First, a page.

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Serving: West
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PASTURE TROUBLE: Cheatgrass is just one of several invasive species that are trouble for grazing lands. And sadly, it’s an excellent fuel source for range fires.

Ranchers take on cheatgrass fight

Controlling this invasive weed can protect Western grazing lands.

Invasive annual grasses are a losing proposition for ranchers. Weeds like cheatgrass, medusahead and ventenata diminish the value of grazing land by replacing nutritious native plants with subpar forage. They also double the risk of wildfire.

“Five years ago, dry cheatgrass fueled the intensity of a fire that devastated our range. It took grazing out of the equation on public allotments for over two years,” says Brenda Richards, who runs cattle in the Owyhee region of southwestern Idaho with her husband and three grown sons.

The Soda Fire near her ranch scorched 280,000 acres of rangeland in Idaho and Oregon. Richards and dozens of her neighbors lost livestock as well as forage, taking a big financial hit.

Cheatgrass is one of the biggest invasive species problems in the Western U.S. It was brought to North America by European settlers in the mid-1800s. Cheatgrass is now found in all 50 states, but it’s spreading most rapidly in the West, where summers are hot and dry. More than 50 million acres of grazing lands are estimated to have more than 15% cover of cheatgrass.

Biology of cheatgrass

This invasive annual grows in the spring and then dies between late April and June. That’s why it’s called cheatgrass; it turns brown when livestock need green grass, cheating ranchers of nutritious forage in the summer and fall.

In addition, cheatgrass crowds out native perennial grasses that better sustain livestock year-round. Because it has shallow roots, cheatgrass absorbs more of the water and nutrients during the spring, outcompeting native plants for limited resources.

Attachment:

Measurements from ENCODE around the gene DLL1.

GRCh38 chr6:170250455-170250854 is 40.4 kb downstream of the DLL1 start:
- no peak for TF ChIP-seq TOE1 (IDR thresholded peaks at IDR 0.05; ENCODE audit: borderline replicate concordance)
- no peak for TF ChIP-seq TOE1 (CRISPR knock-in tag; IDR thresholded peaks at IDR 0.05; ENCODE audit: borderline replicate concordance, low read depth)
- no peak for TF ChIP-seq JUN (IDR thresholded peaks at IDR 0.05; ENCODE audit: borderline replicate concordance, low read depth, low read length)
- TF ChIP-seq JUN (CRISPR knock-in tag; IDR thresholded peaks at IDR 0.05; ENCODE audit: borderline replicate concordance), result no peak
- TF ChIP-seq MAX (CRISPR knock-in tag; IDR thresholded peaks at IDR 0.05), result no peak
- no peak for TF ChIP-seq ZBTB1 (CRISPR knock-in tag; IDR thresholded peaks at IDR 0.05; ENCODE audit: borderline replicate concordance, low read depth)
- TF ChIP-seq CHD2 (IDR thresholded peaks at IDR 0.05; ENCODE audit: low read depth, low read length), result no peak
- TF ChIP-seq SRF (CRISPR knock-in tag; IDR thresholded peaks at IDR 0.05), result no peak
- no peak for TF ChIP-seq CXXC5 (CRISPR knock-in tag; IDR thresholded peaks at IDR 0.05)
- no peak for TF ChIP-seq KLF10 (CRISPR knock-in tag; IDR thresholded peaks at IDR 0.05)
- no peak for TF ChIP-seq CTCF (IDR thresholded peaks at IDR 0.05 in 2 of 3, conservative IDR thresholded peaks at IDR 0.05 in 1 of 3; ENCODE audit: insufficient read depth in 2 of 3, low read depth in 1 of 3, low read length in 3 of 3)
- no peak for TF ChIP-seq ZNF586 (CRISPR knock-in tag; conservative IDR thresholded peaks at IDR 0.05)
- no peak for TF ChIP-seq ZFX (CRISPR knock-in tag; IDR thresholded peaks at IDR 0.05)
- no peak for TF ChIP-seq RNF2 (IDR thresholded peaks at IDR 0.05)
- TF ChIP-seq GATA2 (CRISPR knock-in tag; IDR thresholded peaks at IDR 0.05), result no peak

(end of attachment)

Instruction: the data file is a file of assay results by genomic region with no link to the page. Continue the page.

Cheatgrass also disrupts important ecological cycles. The roots of native bunchgrasses and shrubs grow up to 8 feet deep, helping to cycle nutrients, retain water and reduce erosion. Soil health suffers when deep-rooted natives are replaced by shallow-rooted invasive grasses.

Even more worrisome, invasive annual grasses cause more frequent fires. In places where cheatgrass has taken over, fires occur every three to five years, as opposed to the historic average of 50 to 100 years. Since cheatgrass dries out earlier than native vegetation, the fire season is also longer than it used to be.

Plus, these weeds are generating larger, more intense wildfires. Cheatgrass has very fine leaves and stems, and it ignites as easily as tissue paper. The plants also grow close together, forming a continuous fuel base that causes fire to spread rapidly.

Going proactive

After a fire, cheatgrass becomes even more dominant. Unlike native plants, cheatgrass is able to use the increased nitrogen in the soil after a fire efficiently, and it quickly invades the empty spaces created by a burn. This creates a vicious cycle.

While the scale of the problem can seem overwhelming, proactive efforts are underway to protect rangelands from the spread of invasive annual grasses. For instance, rancher Brenda Richards — who is also the coordinator for the Idaho Rangeland Conservation Partnership — volunteered to help develop Idaho’s new “Cheatgrass Challenge." This collaborative approach provides cost-share funds for ranchers through the USDA Natural Resources Conservation Service Environmental Quality Incentives Program to treat weeds across land ownership boundaries, where infestations are still low.

One treatment option is to apply herbicide and then promptly reseed with native perennial plants. Another is to target livestock grazing in cheatgrass-dominated areas in the spring to reduce available fuels before the start of the fire season. Fostering diverse, healthy native plant communities is the most effective prevention strategy, and it saves ranchers money in the long term.

Taking a cue from Idaho’s model, the Western Governors’ Association recently released a “Cheatgrass Toolkit” to help landowners combat this threat to grazing lands. The toolkit provides a flexible road map and science-based tools for producers and partners to manage invasive annual grasses voluntarily. It includes an up-to-date, free online map that uses remote imagery to show where invasive grasses are located, and where they are increasing.

Visit to see how your region or ranch is faring.

Randall writes from Missoula, Mont.


TAGS: Crops
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